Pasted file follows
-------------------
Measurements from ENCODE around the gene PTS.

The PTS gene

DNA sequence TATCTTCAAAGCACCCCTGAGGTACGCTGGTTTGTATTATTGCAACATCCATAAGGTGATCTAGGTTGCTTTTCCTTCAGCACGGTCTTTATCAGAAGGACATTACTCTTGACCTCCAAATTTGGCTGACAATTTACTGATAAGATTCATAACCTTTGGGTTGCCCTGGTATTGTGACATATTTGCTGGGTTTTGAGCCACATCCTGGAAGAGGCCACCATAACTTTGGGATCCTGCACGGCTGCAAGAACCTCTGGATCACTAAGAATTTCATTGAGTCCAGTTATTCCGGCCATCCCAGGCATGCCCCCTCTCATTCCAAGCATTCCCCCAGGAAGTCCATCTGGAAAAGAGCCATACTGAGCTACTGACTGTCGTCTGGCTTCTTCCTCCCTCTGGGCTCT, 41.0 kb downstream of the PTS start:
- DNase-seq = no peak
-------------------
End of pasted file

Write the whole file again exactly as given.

Measurements from ENCODE around the gene PTS.

The PTS gene

DNA sequence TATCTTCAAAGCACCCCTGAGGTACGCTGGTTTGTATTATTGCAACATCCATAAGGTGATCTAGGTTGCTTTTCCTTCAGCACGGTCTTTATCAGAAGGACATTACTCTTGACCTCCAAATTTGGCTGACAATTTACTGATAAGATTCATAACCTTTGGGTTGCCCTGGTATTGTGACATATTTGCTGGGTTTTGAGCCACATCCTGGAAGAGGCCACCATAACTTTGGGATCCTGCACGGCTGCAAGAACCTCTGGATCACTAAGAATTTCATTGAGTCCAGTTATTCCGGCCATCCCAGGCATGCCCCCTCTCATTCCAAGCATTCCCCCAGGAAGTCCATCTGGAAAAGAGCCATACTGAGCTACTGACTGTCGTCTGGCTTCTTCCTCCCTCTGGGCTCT, 41.0 kb downstream of the PTS start:
- DNase-seq = no peak